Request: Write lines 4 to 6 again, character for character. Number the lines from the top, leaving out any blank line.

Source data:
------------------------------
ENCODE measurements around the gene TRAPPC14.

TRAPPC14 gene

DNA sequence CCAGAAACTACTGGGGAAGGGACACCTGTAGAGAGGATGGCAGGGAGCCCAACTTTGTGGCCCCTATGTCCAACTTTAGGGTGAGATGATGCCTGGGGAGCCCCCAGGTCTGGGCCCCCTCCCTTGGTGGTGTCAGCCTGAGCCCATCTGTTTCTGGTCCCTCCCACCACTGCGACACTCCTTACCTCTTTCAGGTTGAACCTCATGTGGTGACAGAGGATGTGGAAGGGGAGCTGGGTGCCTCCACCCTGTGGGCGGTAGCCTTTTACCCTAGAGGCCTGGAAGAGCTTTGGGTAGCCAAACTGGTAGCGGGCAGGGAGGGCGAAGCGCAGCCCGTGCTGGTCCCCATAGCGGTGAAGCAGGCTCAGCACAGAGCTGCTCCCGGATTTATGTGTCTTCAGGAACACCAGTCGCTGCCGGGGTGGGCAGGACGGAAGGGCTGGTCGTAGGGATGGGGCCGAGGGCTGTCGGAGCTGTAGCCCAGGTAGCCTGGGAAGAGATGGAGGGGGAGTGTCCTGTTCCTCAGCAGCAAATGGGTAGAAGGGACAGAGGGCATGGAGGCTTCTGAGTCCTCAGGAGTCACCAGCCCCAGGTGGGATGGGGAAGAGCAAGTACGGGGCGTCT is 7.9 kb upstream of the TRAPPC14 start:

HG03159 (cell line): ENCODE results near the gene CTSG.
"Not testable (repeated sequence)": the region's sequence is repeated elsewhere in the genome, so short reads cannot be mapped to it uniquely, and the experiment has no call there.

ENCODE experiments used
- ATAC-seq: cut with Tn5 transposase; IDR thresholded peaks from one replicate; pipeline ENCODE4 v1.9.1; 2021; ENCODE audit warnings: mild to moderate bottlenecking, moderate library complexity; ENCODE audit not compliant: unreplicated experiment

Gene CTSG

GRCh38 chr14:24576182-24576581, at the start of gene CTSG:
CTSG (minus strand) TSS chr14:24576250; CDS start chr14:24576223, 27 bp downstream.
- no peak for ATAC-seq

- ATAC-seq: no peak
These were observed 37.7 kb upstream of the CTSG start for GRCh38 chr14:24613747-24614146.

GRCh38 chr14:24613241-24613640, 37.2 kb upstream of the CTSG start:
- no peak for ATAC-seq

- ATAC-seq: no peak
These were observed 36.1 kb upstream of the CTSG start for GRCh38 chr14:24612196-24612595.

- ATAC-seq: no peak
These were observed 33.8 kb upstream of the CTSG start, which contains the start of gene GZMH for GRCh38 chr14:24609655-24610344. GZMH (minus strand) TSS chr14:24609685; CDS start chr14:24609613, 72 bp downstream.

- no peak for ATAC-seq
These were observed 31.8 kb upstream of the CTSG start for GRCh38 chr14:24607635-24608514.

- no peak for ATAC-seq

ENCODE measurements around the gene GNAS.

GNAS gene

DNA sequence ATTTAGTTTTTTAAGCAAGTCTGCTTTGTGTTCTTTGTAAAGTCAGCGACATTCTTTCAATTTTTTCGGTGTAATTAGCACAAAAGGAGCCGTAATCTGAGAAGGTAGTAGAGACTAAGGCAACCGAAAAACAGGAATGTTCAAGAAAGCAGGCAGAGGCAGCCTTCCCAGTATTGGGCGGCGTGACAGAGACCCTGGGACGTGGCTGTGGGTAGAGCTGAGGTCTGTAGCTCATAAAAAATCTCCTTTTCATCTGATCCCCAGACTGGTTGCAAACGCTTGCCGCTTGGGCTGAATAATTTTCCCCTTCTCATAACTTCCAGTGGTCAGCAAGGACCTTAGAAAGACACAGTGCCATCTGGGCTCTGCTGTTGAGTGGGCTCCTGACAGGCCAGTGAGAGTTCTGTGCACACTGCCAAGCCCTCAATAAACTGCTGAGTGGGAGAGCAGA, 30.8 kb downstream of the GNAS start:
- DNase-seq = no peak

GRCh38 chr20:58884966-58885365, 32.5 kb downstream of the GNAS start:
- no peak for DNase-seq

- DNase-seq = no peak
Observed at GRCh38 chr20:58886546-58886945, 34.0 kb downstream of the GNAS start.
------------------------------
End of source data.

HG03159 (cell line): ENCODE results near the gene CTSG.
"Not testable (repeated sequence)": the region's sequence is repeated elsewhere in the genome, so short reads cannot be mapped to it uniquely, and the experiment has no call there.

ENCODE experiments used